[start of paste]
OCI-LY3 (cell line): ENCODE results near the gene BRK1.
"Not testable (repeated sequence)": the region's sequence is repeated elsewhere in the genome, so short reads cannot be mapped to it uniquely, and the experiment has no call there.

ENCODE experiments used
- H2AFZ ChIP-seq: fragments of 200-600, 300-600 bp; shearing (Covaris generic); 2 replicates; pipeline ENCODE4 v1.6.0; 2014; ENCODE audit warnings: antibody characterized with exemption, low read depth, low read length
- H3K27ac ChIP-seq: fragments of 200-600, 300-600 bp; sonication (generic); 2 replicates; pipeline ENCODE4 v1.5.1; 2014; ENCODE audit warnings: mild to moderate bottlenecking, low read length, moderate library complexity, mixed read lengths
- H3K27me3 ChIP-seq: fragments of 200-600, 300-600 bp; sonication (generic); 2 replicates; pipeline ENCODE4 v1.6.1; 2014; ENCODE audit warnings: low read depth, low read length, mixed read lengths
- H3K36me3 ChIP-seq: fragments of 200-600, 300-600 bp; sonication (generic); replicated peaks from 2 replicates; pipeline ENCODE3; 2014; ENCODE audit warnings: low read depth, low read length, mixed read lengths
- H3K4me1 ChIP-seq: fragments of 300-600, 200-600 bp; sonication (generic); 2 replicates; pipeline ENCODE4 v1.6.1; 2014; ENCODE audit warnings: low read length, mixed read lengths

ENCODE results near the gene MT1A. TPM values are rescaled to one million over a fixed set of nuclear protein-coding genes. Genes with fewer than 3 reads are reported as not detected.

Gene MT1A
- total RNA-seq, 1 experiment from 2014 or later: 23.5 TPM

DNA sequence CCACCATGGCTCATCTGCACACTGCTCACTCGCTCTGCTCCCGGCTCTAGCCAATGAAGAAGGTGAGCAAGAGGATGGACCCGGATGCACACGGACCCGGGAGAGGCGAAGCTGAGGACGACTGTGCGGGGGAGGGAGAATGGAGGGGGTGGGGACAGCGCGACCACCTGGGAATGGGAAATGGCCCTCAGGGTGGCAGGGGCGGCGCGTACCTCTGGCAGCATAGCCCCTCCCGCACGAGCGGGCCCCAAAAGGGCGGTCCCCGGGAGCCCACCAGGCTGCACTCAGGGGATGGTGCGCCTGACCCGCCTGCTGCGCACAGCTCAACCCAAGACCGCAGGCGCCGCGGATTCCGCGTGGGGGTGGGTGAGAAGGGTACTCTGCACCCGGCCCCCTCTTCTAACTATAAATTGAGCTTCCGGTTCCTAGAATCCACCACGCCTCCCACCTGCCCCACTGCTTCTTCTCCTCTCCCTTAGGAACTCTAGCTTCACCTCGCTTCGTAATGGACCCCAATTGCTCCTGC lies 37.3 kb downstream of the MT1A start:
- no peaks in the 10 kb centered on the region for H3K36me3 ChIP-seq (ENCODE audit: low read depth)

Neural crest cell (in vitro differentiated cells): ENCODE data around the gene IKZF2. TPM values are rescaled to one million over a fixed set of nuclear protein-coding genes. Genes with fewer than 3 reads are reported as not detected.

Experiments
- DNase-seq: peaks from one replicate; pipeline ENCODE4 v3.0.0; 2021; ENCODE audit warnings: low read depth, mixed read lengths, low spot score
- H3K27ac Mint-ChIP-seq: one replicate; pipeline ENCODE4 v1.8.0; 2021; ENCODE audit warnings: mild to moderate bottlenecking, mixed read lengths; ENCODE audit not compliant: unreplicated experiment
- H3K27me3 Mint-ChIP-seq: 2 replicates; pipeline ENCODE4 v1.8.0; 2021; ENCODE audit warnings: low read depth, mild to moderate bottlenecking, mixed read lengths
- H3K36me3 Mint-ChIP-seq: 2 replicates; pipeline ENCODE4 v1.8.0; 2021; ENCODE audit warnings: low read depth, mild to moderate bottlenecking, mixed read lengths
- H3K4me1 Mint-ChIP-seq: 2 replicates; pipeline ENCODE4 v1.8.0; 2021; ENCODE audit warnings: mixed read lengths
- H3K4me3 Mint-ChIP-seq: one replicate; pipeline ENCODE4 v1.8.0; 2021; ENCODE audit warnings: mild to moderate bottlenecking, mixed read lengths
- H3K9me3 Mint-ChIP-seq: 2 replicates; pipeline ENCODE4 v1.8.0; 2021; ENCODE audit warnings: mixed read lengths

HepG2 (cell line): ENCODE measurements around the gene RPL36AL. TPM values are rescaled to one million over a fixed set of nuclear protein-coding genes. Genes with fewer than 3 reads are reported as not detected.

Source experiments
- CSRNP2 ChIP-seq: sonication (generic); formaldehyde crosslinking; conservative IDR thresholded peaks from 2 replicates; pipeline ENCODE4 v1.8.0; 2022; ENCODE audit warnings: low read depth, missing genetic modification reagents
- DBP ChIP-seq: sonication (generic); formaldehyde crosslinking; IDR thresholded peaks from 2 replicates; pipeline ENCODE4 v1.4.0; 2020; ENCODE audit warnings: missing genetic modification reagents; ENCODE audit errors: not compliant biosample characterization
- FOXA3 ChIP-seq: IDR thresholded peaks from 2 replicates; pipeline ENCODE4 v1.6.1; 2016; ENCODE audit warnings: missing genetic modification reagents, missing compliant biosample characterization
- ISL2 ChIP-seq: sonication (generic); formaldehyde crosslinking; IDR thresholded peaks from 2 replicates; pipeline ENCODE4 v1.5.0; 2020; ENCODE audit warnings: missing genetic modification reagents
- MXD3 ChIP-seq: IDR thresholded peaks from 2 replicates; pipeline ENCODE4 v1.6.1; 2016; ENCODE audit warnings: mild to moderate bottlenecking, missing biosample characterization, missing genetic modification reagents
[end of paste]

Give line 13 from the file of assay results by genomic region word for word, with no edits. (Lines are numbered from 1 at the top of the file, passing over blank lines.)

- no peaks in the 10 kb centered on the region for H3K36me3 ChIP-seq (ENCODE audit: low read depth)